Pharyngeal instillation of surfactant before the first breath for prevention of morbidity and mortality in preterm infants at risk of respiratory distress syndrome

There is no current evidence from clinical trials to guide the use of pharyngeal instillation of surfactant before the first breath in preterm infants at risk of respiratory distress syndrome.

Respiratory distress syndrome is caused by a deficiency of natural lung detergent (surfactant) and occurs mainly in infants born before term (37 weeks' gestation). The usual treatment includes instilling artificial surfactant directly into the newborn infant's airway followed by mechanical ventilation. However, this process can lead to lung injury which may affect the infant's long-term health. A potential alternative strategy is to instil surfactant into the posterior pharynx as soon as the baby’s head appears, just before delivery of the shoulders. Thereafter, resuscitation measures are instituted as usual. This procedure has the potential to reduce the need to support the infant's breathing after birth, as well as any lung damage caused by mechanical ventilation. We did not find any trials for this review of pharyngeal instillation of surfactant before the first breath in preterm infants at risk of respiratory distress syndrome. In view of the encouraging results from animal studies and preliminary human studies, trials of pharyngeal instillation of surfactant before the first breath in preterm infants at risk of respiratory distress syndrome are needed.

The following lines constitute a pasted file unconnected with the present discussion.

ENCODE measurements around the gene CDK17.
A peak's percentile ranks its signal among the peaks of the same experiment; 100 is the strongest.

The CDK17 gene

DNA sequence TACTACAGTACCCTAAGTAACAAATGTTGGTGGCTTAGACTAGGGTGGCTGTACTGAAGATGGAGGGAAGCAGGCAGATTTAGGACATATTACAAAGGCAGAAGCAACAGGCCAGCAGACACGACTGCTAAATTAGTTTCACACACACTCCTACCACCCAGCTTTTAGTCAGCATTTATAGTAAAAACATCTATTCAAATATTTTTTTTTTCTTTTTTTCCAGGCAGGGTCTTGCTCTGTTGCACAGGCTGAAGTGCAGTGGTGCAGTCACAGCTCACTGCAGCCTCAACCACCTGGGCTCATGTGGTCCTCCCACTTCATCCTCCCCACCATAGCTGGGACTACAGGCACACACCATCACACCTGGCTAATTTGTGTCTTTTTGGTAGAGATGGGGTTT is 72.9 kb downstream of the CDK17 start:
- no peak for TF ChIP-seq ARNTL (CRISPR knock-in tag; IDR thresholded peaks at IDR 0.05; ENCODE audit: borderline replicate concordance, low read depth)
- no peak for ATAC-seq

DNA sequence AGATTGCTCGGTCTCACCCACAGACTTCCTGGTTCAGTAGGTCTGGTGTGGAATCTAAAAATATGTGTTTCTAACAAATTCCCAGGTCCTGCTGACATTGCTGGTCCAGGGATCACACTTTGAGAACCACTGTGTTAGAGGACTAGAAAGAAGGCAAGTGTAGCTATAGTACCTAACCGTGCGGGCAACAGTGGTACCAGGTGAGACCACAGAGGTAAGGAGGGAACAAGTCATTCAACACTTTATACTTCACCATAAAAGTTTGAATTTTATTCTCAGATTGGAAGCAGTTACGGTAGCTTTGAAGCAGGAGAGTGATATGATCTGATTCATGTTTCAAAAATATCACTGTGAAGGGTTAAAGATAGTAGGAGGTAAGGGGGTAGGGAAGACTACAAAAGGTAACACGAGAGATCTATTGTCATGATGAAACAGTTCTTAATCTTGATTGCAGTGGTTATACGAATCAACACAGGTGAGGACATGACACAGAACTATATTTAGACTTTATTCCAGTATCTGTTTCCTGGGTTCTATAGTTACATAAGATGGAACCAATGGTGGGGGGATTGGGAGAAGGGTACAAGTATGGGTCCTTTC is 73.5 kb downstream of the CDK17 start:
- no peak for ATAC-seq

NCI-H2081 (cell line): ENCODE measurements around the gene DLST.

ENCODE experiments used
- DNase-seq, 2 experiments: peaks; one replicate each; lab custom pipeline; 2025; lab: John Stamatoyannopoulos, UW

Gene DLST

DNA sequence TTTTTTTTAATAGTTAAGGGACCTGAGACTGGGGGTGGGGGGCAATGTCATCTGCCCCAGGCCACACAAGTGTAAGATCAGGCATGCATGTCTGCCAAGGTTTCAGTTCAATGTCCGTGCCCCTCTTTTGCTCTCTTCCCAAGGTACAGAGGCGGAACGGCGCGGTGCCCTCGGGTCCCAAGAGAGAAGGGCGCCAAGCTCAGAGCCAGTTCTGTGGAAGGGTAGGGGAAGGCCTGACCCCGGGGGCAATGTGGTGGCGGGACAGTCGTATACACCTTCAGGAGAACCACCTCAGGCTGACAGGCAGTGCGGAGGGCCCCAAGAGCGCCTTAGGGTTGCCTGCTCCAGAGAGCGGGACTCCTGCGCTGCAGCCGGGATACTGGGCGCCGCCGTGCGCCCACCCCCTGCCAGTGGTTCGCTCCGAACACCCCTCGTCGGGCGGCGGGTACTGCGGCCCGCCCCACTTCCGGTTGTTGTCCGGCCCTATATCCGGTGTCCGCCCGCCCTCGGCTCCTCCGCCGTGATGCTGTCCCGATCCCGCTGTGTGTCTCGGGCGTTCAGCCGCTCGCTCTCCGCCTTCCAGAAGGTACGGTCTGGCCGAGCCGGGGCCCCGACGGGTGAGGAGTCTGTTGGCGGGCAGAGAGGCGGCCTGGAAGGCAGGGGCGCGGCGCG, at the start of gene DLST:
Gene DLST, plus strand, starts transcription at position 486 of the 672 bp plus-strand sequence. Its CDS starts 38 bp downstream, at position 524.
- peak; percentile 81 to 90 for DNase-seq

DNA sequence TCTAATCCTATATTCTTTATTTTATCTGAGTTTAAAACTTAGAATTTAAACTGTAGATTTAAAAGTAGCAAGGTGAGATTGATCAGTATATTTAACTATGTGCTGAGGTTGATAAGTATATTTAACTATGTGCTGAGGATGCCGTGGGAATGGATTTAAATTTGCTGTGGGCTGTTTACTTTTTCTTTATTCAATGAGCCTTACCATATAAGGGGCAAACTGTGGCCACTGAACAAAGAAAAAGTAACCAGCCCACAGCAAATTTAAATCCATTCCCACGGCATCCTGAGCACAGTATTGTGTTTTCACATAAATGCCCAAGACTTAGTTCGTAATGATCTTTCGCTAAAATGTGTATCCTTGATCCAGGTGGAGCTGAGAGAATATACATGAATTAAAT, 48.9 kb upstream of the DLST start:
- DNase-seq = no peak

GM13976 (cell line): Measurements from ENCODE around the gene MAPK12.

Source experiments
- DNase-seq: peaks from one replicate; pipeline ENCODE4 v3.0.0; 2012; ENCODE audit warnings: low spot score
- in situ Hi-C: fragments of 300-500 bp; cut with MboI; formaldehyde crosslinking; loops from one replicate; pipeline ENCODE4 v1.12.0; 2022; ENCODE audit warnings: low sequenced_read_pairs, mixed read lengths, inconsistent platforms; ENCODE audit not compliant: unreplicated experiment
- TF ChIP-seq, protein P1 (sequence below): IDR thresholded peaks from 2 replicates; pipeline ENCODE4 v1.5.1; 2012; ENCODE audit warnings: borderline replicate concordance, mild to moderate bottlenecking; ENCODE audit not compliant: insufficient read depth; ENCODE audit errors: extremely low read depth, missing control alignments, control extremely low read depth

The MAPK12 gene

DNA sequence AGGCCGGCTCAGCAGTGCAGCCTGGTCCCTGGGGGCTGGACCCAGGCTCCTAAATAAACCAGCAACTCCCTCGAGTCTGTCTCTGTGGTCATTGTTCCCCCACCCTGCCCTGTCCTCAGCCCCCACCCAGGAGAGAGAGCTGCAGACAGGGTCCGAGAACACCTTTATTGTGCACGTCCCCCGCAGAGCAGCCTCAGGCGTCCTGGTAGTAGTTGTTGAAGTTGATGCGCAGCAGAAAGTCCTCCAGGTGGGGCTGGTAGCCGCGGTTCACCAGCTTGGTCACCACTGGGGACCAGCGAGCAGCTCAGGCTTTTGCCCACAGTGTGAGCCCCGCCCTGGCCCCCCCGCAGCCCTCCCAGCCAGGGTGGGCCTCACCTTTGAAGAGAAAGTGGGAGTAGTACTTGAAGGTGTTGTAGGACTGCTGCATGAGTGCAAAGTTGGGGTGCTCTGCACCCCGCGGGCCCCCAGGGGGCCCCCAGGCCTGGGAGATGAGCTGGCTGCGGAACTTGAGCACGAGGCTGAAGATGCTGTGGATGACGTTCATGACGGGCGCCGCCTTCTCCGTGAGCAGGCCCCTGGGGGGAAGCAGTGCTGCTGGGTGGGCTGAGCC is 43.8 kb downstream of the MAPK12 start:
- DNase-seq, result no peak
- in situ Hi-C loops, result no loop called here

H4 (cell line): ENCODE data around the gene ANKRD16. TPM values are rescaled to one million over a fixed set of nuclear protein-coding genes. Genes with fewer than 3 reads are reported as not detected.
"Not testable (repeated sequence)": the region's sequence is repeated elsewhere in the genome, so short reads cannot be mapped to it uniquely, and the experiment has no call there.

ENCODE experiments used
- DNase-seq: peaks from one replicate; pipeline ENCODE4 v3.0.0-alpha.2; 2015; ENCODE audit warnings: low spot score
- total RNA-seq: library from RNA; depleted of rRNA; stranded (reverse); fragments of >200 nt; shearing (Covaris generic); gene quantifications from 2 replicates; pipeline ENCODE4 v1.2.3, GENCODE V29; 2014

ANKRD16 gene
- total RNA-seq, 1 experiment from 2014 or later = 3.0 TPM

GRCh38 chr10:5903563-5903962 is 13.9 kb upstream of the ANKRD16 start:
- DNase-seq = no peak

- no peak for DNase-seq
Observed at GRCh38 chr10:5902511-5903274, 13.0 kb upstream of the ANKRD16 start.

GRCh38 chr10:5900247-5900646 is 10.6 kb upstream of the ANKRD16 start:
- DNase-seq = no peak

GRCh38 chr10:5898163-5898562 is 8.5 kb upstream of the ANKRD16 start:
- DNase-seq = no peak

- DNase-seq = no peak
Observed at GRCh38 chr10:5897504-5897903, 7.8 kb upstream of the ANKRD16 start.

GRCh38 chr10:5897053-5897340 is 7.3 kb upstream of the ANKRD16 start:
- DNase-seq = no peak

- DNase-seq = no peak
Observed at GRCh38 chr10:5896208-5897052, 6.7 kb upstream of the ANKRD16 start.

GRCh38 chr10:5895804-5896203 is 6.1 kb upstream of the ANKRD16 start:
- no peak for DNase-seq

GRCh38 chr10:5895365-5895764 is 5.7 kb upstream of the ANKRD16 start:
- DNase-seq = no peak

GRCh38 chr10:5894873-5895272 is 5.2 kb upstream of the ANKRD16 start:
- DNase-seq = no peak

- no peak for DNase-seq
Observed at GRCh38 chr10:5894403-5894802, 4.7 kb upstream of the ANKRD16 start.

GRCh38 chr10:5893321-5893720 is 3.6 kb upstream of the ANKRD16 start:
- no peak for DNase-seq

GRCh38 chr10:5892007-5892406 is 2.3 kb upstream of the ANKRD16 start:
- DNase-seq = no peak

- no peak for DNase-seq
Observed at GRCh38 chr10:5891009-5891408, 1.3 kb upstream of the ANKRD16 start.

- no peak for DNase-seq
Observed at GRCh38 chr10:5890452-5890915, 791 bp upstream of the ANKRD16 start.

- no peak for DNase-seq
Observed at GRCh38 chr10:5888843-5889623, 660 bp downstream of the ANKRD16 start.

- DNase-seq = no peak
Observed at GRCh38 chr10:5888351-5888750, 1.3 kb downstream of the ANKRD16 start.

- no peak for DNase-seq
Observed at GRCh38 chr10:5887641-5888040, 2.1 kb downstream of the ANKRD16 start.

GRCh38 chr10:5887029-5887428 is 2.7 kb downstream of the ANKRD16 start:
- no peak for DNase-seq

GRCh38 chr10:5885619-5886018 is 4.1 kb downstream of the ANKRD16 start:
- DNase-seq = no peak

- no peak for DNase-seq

Authors' conclusions: 

There were no data from randomised controlled or quasi-randomised trials that evaluated the effect of intrapartum instillation of pharyngeal surfactant before the first breath. Evidence from animal and observational human studies suggest that pharyngeal instillation of surfactant before the first breath is potentially safe, feasible and may be effective. Well designed trials are needed.

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Background: 

Intrapartum pharyngeal instillation of surfactant before the first breath may result in surfactant administration to the infant lung, with the potential benefit of avoiding endotracheal intubation and ventilation, ventilator induced lung injury and bronchopulmonary dysplasia.

Objectives: 

To determine the effect of pharyngeal instillation of surfactant before the first breath compared to placebo, no treatment or intratracheal surfactant administration followed by intermittent positive pressure ventilation (IPPV) on morbidity and mortality in preterm infants at risk of respiratory distress syndrome (RDS).

Search strategy: 

Searches were made of CENTRAL (The Cochrane Library, to September 2010), MEDLINE and PREMEDLINE (1950 to September 2010), EMBASE (1980 to 2010) and CINAHL (1982 to 2010). This strategy was supplemented by searches of proceedings of scientific meetings, Google Scholar and reference lists of identified studies, as well as contact with expert informants and surfactant manufacturers.

Selection criteria: 

Published, unpublished and ongoing randomised controlled or quasi-randomised trials (using individual or cluster allocation) of pharyngeal instillation of surfactant before the first breath compared to placebo or no treatment, or intratracheal surfactant instillation followed by IPPV, on morbidity and mortality in preterm infants at risk of RDS.

Data collection and analysis: 

Two authors independently assessed study eligibility and quality.

Main results: 

No published, unpublished or ongoing trials that met the inclusion criteria for this review were found.

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